On 10 February 2024, Azmi Bishara, General Director of the Arab Center for Research and Policy Studies (ACRPS), delivered the keynote lecture of the Second Annual Palestine Forum, organized by the ACRPS and the Institute for Palestine Studies (IPS) in Doha.
Bishara first touched on the development of Palestine Studies, noting the threats faced by the field and to academic freedom more generally because of Israeli pressure groups and their associated wealth. Then, he discussed the nature of Israeli settler colonialism, the determinants of Arab state positions towards Palestine, Western-Israeli relations and mutual interests, the fate of the Israeli war on Gaza, the crisis of the Palestinian national project, and the Palestinian strategy to gain sovereignty. The lecture also touched upon the controversy surrounding Operation Al-Aqsa Flood and other related matters.
On the development of Palestine Studies, Bishara pointed to the steady progress of the field in prestigious academic institutions despite the dangers it faces due to the attempts of Israeli pressure groups and their right-wing allies, as well as the fears of some apolitical academics that the accusation of anti-Semitism will be levelled against them. There is an attempt to impose a new McCarthyism on university institutions in the West, taking advantage of the atmosphere following Israel’s exposure to attacks by Hamas on 7 October 2023, and the ongoing genocidal war waged by Israel against the Gaza Strip.
Bishara then turned to the challenges surrounding the Palestine question, including regional and international relations and the legal, political, and political dimensions that interfere in this regard. He noted that the current war on Gaza has revealed the settler colonial nature of the Israeli state more than any other point in its short history, transforming Israeli society into a tribe bound by a fanaticism that riles against any conflicting opinion. This tribe understands only the language of power and is driven by a murderous desire for revenge such that the belief that the indigenous people as a whole must pay the price for 7 October. In this context, revenge is not just pursued to placate the leadership of the occupation and its sense of superiority rocked by Al-Qassam Brigades’ assault, but also serves as a strategy to teach the Palestinians, and their neighbours, an unforgettable lesson, inevitably leading to genocide.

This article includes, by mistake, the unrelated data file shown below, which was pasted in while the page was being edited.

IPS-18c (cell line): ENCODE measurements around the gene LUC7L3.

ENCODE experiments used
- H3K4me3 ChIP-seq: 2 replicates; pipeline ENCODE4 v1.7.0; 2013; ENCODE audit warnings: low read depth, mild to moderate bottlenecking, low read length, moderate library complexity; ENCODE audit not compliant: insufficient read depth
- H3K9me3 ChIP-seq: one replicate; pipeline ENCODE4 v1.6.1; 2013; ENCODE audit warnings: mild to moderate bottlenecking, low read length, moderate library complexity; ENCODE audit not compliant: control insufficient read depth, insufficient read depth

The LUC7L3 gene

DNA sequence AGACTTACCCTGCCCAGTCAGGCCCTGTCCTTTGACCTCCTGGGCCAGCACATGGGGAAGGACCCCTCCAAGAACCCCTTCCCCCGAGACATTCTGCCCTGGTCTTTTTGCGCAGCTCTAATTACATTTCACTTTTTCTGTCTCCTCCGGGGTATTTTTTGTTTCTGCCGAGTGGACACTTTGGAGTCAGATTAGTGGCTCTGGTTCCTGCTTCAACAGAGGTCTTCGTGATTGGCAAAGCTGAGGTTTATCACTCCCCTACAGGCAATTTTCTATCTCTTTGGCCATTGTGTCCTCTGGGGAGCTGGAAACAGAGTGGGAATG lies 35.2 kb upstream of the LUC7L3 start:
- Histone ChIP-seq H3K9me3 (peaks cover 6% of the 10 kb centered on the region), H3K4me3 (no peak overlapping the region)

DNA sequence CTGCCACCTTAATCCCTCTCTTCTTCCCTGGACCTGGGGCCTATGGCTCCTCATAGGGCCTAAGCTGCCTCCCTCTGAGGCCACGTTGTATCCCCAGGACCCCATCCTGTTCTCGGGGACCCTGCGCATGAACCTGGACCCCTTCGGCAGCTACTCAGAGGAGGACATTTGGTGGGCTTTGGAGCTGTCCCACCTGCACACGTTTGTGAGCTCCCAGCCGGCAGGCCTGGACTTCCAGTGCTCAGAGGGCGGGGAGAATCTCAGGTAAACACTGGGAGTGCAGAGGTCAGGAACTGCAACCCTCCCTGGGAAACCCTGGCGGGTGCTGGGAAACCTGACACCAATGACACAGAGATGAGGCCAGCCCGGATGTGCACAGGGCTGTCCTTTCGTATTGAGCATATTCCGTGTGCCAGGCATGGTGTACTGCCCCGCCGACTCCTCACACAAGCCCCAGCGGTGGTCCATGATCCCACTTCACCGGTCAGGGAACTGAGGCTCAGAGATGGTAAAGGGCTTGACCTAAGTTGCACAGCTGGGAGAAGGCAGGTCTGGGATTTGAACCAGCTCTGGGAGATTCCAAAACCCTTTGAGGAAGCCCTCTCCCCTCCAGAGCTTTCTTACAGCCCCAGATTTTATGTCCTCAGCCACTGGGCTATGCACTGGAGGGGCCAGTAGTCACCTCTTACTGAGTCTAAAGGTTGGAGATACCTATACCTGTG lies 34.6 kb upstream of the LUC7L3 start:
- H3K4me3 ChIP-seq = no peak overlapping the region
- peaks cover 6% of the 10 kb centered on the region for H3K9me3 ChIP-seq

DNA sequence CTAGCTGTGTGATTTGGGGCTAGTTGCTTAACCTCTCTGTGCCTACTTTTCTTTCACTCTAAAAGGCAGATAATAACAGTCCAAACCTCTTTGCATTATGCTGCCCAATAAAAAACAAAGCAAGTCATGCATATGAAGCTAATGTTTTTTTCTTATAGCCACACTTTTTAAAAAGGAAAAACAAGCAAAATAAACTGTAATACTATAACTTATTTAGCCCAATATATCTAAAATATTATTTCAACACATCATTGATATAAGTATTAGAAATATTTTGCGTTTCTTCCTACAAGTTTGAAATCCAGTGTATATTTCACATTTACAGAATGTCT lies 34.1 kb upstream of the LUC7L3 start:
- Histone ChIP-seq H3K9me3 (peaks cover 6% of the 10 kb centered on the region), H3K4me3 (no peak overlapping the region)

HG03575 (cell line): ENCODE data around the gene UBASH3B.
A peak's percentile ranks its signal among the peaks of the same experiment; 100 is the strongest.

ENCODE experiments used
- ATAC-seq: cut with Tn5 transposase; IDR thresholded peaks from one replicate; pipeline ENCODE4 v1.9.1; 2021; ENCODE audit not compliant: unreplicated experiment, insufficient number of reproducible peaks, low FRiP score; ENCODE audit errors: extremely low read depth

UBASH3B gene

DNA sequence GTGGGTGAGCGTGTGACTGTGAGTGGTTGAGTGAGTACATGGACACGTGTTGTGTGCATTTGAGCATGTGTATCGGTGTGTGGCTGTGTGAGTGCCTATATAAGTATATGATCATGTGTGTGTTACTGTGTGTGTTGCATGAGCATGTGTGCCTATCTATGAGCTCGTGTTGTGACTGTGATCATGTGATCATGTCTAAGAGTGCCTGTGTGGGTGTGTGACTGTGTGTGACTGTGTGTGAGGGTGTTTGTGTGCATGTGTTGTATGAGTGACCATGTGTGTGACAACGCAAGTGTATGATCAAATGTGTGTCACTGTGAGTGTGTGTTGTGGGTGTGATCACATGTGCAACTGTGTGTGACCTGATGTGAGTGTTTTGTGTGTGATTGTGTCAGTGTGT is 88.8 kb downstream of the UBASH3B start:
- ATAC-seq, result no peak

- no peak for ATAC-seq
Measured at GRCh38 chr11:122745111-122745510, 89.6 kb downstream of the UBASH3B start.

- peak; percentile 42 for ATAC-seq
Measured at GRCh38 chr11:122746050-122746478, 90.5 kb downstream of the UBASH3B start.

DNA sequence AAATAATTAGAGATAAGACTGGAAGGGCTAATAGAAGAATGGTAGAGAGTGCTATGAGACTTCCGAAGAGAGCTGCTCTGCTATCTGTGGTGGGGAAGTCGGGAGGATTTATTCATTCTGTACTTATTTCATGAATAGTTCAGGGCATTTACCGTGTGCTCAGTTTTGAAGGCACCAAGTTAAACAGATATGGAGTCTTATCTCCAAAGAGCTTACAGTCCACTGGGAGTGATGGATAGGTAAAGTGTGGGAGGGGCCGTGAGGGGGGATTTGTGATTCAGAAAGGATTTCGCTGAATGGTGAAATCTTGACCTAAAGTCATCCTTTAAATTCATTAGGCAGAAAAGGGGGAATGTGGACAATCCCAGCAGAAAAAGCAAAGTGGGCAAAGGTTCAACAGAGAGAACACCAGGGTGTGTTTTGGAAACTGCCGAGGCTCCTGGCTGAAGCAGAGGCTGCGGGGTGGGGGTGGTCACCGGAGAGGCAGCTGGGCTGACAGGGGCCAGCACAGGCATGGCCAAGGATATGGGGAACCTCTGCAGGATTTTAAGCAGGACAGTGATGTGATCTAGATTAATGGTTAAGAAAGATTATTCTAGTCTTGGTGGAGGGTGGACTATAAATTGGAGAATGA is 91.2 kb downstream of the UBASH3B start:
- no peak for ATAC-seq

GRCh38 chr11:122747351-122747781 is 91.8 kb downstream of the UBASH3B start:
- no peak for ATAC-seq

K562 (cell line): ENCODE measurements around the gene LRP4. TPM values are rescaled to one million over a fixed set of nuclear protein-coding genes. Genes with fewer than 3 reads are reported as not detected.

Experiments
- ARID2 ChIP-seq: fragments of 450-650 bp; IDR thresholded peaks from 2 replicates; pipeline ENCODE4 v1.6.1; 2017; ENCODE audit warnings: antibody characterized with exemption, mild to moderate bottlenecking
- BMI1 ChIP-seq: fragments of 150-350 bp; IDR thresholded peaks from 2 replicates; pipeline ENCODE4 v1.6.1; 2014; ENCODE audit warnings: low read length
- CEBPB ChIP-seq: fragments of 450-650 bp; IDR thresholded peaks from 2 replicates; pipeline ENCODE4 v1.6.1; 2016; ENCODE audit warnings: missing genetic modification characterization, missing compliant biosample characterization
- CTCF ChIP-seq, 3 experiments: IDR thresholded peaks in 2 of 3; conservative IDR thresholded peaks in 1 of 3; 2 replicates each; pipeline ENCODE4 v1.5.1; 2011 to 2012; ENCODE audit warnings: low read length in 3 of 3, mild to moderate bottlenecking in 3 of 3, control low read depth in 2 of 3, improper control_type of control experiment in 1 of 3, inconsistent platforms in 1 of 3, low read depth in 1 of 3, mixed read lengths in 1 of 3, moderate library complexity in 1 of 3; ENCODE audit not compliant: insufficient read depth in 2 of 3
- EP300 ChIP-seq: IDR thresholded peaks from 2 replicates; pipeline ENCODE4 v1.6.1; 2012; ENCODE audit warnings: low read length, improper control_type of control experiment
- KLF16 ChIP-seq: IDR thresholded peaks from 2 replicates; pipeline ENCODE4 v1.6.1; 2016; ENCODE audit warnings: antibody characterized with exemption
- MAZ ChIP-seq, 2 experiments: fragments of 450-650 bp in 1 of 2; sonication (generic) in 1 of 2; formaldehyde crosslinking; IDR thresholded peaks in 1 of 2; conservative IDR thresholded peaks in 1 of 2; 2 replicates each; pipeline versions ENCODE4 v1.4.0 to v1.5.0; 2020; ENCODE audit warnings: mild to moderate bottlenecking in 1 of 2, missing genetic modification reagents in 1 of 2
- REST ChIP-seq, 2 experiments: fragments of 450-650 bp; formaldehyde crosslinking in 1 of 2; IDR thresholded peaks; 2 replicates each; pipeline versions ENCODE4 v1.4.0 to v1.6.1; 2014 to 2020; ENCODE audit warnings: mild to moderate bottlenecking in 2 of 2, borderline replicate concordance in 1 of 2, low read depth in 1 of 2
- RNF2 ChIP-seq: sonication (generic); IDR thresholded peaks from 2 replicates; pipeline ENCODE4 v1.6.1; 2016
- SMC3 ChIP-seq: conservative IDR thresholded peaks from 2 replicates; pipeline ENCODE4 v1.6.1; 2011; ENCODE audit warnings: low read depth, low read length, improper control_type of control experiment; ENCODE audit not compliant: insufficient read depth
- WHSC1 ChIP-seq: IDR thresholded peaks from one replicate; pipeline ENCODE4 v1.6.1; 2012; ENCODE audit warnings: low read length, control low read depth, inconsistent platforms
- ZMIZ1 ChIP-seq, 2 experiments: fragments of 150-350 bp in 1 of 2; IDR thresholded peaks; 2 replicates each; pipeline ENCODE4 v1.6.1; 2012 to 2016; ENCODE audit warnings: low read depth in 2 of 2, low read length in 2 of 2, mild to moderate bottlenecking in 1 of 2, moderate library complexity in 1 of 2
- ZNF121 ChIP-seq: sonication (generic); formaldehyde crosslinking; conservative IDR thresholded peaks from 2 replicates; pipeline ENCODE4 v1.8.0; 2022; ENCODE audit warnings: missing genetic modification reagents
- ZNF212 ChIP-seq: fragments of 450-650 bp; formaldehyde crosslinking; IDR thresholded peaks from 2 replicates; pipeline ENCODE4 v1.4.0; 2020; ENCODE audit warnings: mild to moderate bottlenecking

In the second half of his lecture, Bishara turned to the international and Arab position on the Palestine question, indicating that the Palestine question will become the most prominent issue only when there is an Arab national project, instead of only separate Arab regimes, each with their own agendas that do not take into account Arab national security, fuelling Israel’s claim that Palestine is not at the core of its dispute with the Arab states. The normalization of relations with Israel is made possible by the Arab states disregarding the Palestine question, as they did at every stage of the normalization process. In contrast, Bishara suggested that Arab national identity stubbornly persists despite international and regional transformations, with public opinion showing sweeping solidarity not only for Palestine, but for acts of resistance, and rejecting any normalization with Israel. This explains Arab disappointment with an official Arab position that should surprise no one at this point.